We all love our dogs and want to give them everything we can to make them happy. However, our waiting hand and paw on our pets can become detrimental to our dogs behaviour without us even being aware. In this blog Jemma talks about dog boundaries and why they are important to our dogs training.
How well has your dog trained you?
People usually laugh when we ask them this question, but dogs are super smart and do things that reward them. Unfortunately, we as humans aren’t always savvy to the fact that we are being trained.
Start by asking yourself how many times a day does my dog ask me to do something that I instantly comply with? These can be all sorts of things like repeatedly asking to go outside, instigating play by dropping a toy on you or similar, stealing items to get you to come get them, barking or physically touching you until you touch them and many more.
Most of the time we as owners are totally unaware of all these little moments every day and slowly over time the roles quickly change on who is training who. When our dogs learn that their behaviour can get what they want from us these behaviours can often escalate when we don’t carry out the behaviour as promptly as our furry friend requests.
For example you are working from home and your dog will at various points come over and demand your attention by resting its head on your lap. Most days you absentmindedly give the your dog an ear scratch or fuss whilst you get on with your work. No big deal right? The next day you have a big meeting and are presenting but your dog comes over and does the same thing. You are busy so just brush the dogs head off your lap and ask them to lie down.
Obviously, the dog is confused as this is not the normal drill. The dog tries again, and you push them away again. Frustrated the dog now decides to up its game and barks at you. Obviously, you can’t have that during your meeting, so you toss the dog a chew to keep them occupied. Brilliant the dog thinks, barking is even better than the resting of my head as that results in a chew.
The next day the dog goes straight to barking. As that resulted in a higher reward. The confused owner wonders what on earth is the matter with their suddenly vocal dog. So reassures the dog and gives them a fuss. Thus, the dog is rewarded for the barking behaviour. And without the owner even being fully aware of this. Before you know it you have an attention seeking dog that will vocalise for attention. If this is not dealt with correctly the problem will persist.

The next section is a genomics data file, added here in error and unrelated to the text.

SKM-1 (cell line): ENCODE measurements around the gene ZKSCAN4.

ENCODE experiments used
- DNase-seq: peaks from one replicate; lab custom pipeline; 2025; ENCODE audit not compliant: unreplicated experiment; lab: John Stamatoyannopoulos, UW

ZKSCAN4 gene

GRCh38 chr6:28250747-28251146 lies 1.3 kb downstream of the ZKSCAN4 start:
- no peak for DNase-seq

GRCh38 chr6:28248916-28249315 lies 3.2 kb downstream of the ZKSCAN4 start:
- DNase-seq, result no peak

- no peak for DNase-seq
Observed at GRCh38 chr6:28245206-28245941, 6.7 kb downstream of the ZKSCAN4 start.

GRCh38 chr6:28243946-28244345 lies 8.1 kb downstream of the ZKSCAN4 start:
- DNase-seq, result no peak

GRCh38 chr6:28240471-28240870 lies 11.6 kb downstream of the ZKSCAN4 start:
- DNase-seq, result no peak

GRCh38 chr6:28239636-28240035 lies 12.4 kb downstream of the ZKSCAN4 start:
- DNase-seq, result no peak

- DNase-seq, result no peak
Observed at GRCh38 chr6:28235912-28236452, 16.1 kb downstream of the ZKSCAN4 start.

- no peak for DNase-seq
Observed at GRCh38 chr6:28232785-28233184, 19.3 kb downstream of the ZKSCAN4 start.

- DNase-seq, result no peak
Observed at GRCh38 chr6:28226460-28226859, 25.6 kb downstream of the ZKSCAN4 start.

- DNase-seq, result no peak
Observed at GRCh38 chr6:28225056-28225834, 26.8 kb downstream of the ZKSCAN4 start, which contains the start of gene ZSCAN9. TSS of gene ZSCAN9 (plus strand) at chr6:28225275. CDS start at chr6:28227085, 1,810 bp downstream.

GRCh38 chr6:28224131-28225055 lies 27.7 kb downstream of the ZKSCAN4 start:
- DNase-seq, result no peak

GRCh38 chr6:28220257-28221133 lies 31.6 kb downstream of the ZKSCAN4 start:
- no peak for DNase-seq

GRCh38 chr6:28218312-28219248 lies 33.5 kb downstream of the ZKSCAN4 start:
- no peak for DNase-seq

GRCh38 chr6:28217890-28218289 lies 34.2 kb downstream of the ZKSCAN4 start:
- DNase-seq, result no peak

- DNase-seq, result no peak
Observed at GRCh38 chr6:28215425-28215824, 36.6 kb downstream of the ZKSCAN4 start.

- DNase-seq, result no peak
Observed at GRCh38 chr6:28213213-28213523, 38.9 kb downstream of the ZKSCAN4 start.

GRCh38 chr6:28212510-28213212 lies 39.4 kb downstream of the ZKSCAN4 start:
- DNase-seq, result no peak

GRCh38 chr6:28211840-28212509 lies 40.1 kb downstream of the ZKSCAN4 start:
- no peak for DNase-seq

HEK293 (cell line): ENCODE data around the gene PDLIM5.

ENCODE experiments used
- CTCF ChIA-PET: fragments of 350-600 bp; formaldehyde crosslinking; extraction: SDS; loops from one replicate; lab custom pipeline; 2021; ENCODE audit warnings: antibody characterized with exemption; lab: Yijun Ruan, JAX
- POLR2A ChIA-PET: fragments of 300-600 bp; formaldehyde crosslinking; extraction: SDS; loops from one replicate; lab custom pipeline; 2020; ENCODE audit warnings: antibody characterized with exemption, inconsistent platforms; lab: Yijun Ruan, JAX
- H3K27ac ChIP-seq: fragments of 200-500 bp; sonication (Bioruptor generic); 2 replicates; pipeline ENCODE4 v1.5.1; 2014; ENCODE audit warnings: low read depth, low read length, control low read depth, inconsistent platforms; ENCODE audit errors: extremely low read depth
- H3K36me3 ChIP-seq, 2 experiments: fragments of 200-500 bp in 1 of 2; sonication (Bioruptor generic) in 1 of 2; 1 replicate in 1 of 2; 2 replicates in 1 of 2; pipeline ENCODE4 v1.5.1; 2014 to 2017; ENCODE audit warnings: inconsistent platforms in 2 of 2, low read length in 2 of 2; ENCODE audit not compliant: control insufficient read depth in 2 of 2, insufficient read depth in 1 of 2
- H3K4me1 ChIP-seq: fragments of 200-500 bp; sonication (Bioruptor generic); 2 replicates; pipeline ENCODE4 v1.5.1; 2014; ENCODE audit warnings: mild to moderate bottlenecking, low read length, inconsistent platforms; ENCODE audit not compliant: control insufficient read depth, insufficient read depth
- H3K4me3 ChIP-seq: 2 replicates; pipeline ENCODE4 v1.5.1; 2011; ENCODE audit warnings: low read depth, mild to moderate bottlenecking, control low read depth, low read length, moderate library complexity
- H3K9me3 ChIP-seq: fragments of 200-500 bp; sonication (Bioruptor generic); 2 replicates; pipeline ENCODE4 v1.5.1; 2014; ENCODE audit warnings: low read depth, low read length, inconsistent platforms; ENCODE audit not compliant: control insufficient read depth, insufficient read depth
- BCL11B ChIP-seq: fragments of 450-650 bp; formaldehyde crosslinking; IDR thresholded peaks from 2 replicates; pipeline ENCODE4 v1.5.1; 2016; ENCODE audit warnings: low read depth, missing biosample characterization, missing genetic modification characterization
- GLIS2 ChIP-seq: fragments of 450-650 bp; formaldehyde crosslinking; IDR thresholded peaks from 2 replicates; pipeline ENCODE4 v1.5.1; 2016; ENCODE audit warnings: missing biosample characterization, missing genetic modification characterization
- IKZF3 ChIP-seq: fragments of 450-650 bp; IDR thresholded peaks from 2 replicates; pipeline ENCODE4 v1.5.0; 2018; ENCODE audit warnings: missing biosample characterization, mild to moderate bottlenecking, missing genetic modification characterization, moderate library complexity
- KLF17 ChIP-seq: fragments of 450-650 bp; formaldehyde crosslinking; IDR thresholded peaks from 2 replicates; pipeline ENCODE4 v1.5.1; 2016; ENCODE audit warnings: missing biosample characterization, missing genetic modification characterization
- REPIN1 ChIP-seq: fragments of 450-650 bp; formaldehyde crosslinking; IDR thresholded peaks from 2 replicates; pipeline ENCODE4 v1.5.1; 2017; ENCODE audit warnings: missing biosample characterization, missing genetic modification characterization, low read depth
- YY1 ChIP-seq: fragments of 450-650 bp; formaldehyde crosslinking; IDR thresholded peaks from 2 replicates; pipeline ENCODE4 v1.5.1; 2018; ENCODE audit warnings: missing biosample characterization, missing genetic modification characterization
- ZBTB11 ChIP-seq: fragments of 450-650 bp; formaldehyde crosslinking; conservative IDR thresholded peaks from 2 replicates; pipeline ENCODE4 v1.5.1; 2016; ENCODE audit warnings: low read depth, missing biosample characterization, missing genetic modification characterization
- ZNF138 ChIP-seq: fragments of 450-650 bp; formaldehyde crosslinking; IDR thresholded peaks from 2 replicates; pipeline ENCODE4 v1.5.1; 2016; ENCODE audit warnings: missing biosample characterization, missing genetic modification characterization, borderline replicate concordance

This is a very specific example but can be applied to all sorts of scenarios.
What we tend to see when the dog becomes the trainer of the unknowing owner, is that we start to see a breakdown in the relationship. Other things will start to rear their head like the ignoring of commands and just generally the dog taking a more leadership role in the partnership which can precipitate other issues like reactivity.
What’s the answer to dog boundary setting?
Take a step back and assess your interactions with your dog. Does your dog instigate these interactions? We are by no means saying not to interact with your dog. But to try and make them more balanced in your favour. You start the interactions, and they are not at your dog’s request.
Does your dog generally listen to you? Or is it more a pick and choose when to listen as it suits them? We should set clear boundaries for our dogs so they know the “rules”. Now I’m not talking about making your home a dictatorship. It is important we remember that our dogs are dogs and not people. (not matter how much we love them). When we start treating our dogs like humans that is usually when issues can begin. Just like you set boundaries for your children you need to set boundaries for your dog. Trust me your relationship with your dog is likely to be stronger when the dog knows the boundaries. It is also likely your dog will be more relaxed as result.
It is important if we set boundaries, we are consistent with them. If we enforce boundaries one day. And fail to the next. Then choose to enforce them again this can cause confusion and frustration in the dog. The opposite of what we are trying to achieve. Everyone must know the rules, so the dog isn’t confused.
People often ask what boundaries they should put in place. We tell them it is very much personal preference and very much dog and person specific.
However, there are a few that I would always want. Such as doorway manners, not jumping up, not stealing, basic manners and not encouraging attention seeking. The rest is up to you – do you want to allow your dog on the sofa? Thats fine but make sure that you have rules in place around it. Such as if you ask the dog to get down it does without question. If this is not the case, I would be rethinking the sofa rule.
Take some time to think about what boundaries your dog has. See if there are any you think could be clearer to your dog.
If you would like some help looking at your dogs boundaries to rebalance your relationship, then get in touch today.